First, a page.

Kapok Hotel – The Chan Family Saga

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The Kapok Hotel, located in Trinidad’s capital city of Port-of-Spain, is a nine-storey modern-style building boasting 94 guest rooms, an elegant café and two top-class restaurants. Quite apart from its comfortable rooms, attentive service and delicious food and beverages, its top floor offers a breathtaking view of the Queen’s Park Savannah, the National Botanic Gardens and the embassy district. All this makes the Kapok Hotel the accommodation of choice for political dignitaries and business moguls, among other visitors to Port-of-Spain. Famous guests at the hotel have included Derek Walcott, Raul Castro and Hugo Chavez.

Newcomers to the hotel, however, might not know that behind all this lies a saga of struggle and hard work by two successive generations of the same Chinese family.

The Beauty and the Scholar of the Chinese Theatre Group

Mrs. Ena Chan, née Yang, was born in Trinidad in 1930, to a family originally hailing from Hokshan County in Guangdong Province, China. At the age of two she was sent back to China by her parents. As she came from a well-off family, Mrs. Chan received a very good education, starting from a young age. She attended primary school in Macao, and afterwards attended the prestigious Peidao Girls’ Secondary School in Guangzhou. In 1948 she returned again to Trinidad, and helped to manage the department store her father had opened.

To young people, the chores of working in a department store can seem exceedingly dry and dull, and neither Mrs. Chan nor her younger brother really enjoyed this sort of work. Her younger brother eventually left for the United Kingdom to study medicine, and after graduation he returned to China and worked at one of Sun Yat-Sen University’s affiliated hospitals in Guangzhou as a prominent orthopaedic surgeon. Mrs. Chan, on the other hand, together with a dozen or so like-minded young Chinese, organized a small Chinese theatre group. After a day’s work they would gather together to rehearse a play. Some of them acted as directors, while others were actors. Thus, on this small tropical island thousands of miles from China, they created a cultural sphere that was all their own. During rehearsals for their play, Mrs. Chan gradually got to know a fellow member of the troupe: a young Chinese man who would later become her lifelong partner and the founder of the Kapok Hotel— Mr. Godfrey Chan.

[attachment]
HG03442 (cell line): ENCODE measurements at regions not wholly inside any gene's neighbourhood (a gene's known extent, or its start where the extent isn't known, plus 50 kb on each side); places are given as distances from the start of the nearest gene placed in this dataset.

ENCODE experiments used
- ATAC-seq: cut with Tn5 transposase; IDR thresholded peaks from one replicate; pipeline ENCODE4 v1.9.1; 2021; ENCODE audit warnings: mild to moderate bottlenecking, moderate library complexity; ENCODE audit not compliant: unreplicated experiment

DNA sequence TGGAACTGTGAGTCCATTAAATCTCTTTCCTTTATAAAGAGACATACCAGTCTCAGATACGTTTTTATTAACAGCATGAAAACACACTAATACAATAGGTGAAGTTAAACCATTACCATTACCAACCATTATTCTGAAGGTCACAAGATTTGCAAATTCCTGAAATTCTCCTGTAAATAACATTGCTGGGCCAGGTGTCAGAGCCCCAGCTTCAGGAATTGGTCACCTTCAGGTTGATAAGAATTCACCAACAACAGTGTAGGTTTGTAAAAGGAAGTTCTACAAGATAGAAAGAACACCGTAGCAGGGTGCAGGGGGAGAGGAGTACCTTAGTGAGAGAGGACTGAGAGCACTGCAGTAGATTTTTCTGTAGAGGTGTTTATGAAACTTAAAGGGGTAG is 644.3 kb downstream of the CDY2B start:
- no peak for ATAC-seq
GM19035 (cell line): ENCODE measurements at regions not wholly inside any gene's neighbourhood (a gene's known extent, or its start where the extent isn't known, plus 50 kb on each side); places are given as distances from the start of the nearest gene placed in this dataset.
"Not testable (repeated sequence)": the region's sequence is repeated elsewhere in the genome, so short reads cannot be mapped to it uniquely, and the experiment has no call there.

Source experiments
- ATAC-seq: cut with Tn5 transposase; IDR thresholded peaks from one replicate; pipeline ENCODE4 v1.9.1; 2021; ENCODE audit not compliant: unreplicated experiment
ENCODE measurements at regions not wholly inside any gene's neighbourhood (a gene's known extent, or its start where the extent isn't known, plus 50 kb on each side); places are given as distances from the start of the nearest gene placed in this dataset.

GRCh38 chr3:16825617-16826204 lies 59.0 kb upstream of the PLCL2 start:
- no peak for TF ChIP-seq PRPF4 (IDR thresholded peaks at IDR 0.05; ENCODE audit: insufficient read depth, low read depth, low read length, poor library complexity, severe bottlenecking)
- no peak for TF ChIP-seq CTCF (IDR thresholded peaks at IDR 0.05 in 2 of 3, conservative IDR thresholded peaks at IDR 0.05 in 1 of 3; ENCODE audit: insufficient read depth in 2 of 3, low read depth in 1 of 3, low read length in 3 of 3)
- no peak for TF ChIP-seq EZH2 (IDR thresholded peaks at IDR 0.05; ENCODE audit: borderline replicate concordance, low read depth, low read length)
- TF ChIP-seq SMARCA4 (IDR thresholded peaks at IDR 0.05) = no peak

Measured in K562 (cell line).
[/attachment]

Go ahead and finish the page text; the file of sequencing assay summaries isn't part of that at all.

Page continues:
Godfrey Chan was older than Ena by two years and, like her, had been born in Trinidad, but returned to China at a young age to pursue his schooling there. When the Second World War broke out and Guangzhou was occupied by the Japanese army, he headed towards Guilin, passing through many places on his way, and attended National Southwestern Associated University, which at the time had retreated to Guilin. After the war was over, Godfrey Chan eventually arrived back in Trinidad.

“He wasn’t very tall, but he was very good-looking and smart, with handsome heavy features. And he treated me really well.” When Mrs. Chan recalls her first meeting with her husband sixty years ago, her face still reveals a look of knowing happiness. “He was a very good person; always willing to help others. He’d often help out people who were poor or going through difficulties. The only thing was he could have an impatient temper.”

At the time when Godfrey and Ena Chan were getting to know each other in the theatre group, Mr. Chan was by no means well-to-do, and didn’t have his own business; rather, he was a Chinese language teacher. “Because he’d had a very good education and could speak Mandarin and Cantonese as well as English, he was hired by the Embassy of the Republic of China, which had an opening for a Chinese teacher,” Mrs. Chan recalls. “He taught Chinese for free to children twelve years old and under, sons and daughters of Chinese immigrants. He’d get $37.50 a month for teaching Chinese, which was no small amount. Back then the Chinese Embassy was located where the US Embassy is now. They arranged a little house for him to live in, not far from there; we lived in that house for a long time after we got married. The Embassy even provided him with a car, but it was old and falling apart. It used to break down on the road all the time. One time it even caught fire.”

In the end, the play never opened due to financial troubles; nevertheless, the sparks of romance between the beauty and the scholar of the Chinese theatre group kept growing into a roaring flame. In 1950, after having known each other for one year, the two were married. They were to remain companions for life.

Beaten but not broken: Mr. Chan’s first “pot of gold”

The couple were not to remain a Chinese teacher and a theatre actress for long, however. In 1949, after the Chinese Nationalist government’s defeat by the Communist Party, the Embassy was forced by financial difficulties to eliminate the position of Chinese language teacher. Mr. Chan was thus “downsized”. In order to support his family, the newly married Mr. Chan set off alone for Venezuela to work. After about a year he returned to Trinidad and, with the money he’d scraped together from his work abroad, opened a small grocery store. Unfortunately, due to his lack of experience, his shop closed down in less than a year.